Every now and then, businesses have to make large purchases or emergency payments, especially small businesses that need big financial sacrifices to get off the ground. Depending on the scenario, making that payment through a credit card may not be the best option. What can sometimes be a better alternative is making the purchase through a personal loan. 'Sometimes' is the key word to keep in mind, though. There are pros and cons to using personal loans over credit cards, and vice versa. You'll want (and need) to keep them in mind whenever your finances are tight in the face of big payments.
For using Personal Loans, you’ll want to keep the following in mind:
-Less negative impact on credit. Loans don’t have a credit limit, so you won’t need to worry about how you use your credit in the first place.
-Lower interest rates than credit cards.
-Fixed interest rates. This goes hand-in-hand with the consistent, predictable, and monthly frequency with which loans are paid off. Terms will vary, but you’ll always know what you’re paying.
-Limits your debt amount. Since there is a limit on what you spend and the duration of time that you spend it in, you have a safeguard from going overboard with spending.
-Not a revolving option. This means that since loans are fixed to be used for a certain period of time, you might not be able to pay for something additional that pops up.
-Higher monthly payments. Since loans have set term limits that determine how long they are usable, you may find yourself paying more month-to-month to pay off a large purchase.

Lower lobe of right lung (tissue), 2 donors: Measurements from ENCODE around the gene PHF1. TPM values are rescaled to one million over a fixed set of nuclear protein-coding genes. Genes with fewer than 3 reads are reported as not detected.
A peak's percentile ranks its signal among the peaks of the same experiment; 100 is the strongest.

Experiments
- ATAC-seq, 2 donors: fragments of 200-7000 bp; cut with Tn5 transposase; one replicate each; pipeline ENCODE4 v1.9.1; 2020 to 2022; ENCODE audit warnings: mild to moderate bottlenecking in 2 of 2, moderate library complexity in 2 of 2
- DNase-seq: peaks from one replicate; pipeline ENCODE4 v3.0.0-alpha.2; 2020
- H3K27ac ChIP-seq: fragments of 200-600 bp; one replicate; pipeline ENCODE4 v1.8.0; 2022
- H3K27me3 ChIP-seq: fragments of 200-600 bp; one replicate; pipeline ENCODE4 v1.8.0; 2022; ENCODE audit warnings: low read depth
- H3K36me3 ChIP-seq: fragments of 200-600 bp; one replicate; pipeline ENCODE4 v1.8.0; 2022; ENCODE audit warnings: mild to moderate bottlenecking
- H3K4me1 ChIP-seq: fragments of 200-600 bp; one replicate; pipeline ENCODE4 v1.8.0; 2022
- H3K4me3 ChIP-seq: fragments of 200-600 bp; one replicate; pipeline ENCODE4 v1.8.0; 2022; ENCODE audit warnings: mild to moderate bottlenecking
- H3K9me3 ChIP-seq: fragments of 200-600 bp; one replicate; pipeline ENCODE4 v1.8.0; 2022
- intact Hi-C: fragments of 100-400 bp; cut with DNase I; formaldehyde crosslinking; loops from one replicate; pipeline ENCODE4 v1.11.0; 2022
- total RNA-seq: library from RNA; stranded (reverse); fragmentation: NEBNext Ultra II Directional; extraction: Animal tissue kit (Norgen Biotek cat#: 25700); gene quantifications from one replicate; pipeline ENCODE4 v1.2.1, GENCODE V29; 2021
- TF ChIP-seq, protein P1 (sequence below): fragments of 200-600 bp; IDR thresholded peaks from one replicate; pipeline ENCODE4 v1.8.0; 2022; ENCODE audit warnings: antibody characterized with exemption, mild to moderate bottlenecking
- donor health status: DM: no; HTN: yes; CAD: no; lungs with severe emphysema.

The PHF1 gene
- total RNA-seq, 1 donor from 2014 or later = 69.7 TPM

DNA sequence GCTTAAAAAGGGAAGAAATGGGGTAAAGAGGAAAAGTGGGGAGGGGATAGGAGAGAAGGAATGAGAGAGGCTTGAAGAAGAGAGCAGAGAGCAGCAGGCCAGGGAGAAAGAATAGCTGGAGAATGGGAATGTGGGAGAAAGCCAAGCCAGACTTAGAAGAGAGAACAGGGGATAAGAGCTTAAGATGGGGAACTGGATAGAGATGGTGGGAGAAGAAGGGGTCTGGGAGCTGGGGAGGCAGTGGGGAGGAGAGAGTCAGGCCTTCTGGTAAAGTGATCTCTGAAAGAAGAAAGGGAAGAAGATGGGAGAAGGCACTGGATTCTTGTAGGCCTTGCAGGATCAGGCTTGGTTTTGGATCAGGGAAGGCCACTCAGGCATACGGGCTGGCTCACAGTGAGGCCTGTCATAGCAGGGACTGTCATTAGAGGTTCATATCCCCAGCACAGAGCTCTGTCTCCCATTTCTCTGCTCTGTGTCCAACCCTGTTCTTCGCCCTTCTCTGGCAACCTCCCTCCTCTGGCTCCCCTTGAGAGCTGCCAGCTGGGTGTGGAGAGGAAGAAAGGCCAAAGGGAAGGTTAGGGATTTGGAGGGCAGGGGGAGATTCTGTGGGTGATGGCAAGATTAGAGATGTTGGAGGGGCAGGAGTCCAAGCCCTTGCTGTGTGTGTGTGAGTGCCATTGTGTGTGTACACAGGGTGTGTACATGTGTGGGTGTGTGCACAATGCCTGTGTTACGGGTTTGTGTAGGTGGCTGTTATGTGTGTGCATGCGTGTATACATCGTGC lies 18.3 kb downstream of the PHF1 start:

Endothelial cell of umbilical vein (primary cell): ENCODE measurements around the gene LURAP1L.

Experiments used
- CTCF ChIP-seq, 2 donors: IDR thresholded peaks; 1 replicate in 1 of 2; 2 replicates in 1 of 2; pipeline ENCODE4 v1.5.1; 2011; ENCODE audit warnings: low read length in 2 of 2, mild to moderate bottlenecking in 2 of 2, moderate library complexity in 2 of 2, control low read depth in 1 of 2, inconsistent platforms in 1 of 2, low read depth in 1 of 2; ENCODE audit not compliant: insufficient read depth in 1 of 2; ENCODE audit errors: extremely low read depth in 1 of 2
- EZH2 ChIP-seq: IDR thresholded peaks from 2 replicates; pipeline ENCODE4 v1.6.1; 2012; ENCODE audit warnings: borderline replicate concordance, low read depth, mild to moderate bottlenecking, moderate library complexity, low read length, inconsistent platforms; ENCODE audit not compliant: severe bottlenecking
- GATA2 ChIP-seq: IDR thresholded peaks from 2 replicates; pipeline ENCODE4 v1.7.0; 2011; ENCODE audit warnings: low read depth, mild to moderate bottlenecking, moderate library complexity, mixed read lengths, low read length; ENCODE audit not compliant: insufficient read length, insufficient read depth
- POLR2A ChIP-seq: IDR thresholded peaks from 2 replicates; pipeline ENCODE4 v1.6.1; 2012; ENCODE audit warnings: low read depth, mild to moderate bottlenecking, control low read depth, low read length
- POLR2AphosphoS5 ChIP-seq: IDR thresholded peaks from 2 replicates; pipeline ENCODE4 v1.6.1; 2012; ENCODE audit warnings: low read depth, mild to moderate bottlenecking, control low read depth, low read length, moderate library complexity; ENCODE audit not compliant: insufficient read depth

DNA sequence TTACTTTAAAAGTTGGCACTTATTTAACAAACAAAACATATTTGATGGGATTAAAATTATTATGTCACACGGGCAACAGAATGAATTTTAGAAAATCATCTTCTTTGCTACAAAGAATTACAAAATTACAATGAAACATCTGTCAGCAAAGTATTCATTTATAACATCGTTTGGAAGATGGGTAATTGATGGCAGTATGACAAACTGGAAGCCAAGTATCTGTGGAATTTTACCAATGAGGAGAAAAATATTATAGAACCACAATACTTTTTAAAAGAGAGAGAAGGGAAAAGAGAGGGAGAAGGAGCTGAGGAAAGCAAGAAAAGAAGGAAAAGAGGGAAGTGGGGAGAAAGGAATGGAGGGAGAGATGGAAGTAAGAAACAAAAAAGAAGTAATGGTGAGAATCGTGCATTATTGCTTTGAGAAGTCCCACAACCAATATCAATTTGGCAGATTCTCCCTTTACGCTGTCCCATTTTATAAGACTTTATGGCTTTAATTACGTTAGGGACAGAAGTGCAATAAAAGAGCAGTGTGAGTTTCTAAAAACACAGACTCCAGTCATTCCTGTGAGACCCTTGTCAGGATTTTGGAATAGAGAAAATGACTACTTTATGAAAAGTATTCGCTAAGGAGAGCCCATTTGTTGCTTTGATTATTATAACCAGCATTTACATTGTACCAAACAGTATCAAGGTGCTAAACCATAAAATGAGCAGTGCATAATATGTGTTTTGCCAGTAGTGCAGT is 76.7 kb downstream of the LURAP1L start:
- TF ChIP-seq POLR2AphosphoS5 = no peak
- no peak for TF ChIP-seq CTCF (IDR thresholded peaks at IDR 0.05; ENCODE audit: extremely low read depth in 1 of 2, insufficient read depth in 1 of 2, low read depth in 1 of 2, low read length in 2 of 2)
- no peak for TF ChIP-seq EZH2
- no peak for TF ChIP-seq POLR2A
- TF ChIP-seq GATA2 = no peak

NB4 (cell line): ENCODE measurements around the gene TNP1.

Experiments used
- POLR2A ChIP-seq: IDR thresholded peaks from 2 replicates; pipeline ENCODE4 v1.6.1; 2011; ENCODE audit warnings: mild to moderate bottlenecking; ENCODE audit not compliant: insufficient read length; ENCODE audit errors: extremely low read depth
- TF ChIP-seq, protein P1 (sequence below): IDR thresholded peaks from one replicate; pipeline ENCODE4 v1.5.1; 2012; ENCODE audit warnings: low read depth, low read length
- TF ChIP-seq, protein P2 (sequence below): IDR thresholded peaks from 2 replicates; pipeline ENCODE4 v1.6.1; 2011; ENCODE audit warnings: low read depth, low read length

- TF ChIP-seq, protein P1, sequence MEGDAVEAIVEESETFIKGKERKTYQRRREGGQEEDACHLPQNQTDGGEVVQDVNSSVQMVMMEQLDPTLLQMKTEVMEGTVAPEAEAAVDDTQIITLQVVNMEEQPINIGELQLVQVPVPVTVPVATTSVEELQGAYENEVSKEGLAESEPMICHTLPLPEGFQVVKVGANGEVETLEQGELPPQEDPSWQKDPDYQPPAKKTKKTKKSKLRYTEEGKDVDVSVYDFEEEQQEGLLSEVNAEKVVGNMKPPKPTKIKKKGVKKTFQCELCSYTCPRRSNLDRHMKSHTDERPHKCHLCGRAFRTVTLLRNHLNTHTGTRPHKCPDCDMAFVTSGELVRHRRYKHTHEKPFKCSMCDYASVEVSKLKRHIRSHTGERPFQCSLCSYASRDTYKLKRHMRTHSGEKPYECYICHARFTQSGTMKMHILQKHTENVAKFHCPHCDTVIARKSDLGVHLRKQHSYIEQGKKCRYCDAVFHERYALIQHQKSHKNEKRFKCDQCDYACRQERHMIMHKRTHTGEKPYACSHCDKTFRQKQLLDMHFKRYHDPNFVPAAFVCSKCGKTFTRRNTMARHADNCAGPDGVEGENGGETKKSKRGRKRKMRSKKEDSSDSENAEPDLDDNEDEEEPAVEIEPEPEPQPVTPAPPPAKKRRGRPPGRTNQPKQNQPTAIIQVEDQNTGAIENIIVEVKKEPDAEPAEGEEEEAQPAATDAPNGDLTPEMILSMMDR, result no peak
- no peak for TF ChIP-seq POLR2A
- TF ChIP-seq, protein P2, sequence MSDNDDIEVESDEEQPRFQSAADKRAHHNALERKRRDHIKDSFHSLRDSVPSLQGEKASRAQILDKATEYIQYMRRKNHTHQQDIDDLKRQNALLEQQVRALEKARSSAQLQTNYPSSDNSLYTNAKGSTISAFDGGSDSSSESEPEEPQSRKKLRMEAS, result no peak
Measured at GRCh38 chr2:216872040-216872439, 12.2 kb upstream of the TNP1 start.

-No perks or rewards that come with using a credit card.
Now, here are pros and cons to keep in mind for credit cards:
-Low Introductory rates. Some credit cards have a 0% annual introductory rate; if you can pay off purchases before this rate expires, you won’t have to pay any interest. You can even use the card multiple times before the rate expires.
-Rewards. If you have (at least) average credit, you can get cash-back, travel rewards, and/or points for your purchases.
-Longer terms. Since credit card payments are made based off billing cycles instead of a certain amount of time, you can prolong the time it takes to pay off your debt. This also means that monthly payments can be potentially lower for credit cards than for personal loans.
-More impact on your credit score if you have a high balance on your credit card.
-Variable introductory rate. Though some credit cards have a low introductory annual rate, some don’t. This rate can go up if you have a late payment on your credit card.
-Higher interest rates and possibility for debt if you don’t watch your spending.
The decision between personal loans vs. credit card ultimately depends on the business scenarios and the finances. Be sure to do more thorough research on what these options offer before you decide between them.